Calabozo, or Calaboso, an inland town of Venezuela, once capital of the province of Caracas in the colonial period, formerly in the State of Miranda and former capital of the state of Guarico. Population (1891) 5,618.
It is the seat of the Roman Catholic archdiocese of Calabozo.
Calabozo is situated in the midst of an extensive llano on the left bank of the Guarico river, on low ground, 325 feet above sea-level and 123 miles S.S.W. of Caracas. The plain lies slightly above the level of intersecting rivers and is frequently flooded in the rainy season; in summer the heat is most oppressive, the average temperature being 69 Fahrenheit.
In its vicinity are thermal springs. The principal occupation of its inhabitants is cattle-raising. The town is well built, regularly laid out with streets crossing at right angles, and possesses several fine old churches, a college and public school. It is a place of considerable commercial importance because of its situation in the midst of a rich cattle-raising country.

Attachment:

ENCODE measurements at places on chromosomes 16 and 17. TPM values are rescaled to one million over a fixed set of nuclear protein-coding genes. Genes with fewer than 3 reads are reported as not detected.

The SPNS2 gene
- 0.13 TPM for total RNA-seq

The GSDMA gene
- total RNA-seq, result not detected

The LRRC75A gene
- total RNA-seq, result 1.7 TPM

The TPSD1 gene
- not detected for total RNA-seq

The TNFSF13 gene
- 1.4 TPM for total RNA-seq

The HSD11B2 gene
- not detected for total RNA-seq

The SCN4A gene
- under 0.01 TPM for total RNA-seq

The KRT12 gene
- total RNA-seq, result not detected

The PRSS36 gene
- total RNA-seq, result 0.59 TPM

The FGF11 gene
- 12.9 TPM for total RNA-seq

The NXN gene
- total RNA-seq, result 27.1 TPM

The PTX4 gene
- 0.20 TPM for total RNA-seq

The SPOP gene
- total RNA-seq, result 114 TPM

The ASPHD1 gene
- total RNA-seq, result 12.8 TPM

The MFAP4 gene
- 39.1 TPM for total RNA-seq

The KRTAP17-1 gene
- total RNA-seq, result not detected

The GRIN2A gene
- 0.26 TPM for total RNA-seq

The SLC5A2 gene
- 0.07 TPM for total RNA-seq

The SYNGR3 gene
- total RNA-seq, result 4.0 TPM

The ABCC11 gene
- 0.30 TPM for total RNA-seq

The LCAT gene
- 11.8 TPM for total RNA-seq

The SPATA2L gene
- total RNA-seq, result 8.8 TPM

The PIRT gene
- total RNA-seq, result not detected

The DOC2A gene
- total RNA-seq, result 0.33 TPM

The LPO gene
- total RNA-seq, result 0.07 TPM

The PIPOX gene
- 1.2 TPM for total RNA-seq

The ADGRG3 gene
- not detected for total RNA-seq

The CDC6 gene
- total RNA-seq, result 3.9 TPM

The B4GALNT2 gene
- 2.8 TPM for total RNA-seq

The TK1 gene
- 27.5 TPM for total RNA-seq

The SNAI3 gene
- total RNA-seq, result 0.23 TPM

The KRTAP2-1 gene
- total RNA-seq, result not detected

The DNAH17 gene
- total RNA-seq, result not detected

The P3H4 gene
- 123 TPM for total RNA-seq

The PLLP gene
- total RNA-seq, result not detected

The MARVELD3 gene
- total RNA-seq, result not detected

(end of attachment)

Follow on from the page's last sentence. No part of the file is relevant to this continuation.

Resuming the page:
It is believed to have been an Indian town originally, and was made a town as one of the trading stations of the Compania Guipuzcoana in 1730. However, like most Venezuelan towns, Calabozo made little growth during the 19th century. In 1820 the Spanish forces under Morales were defeated here by the revolutionists under Bolivar and Paez.
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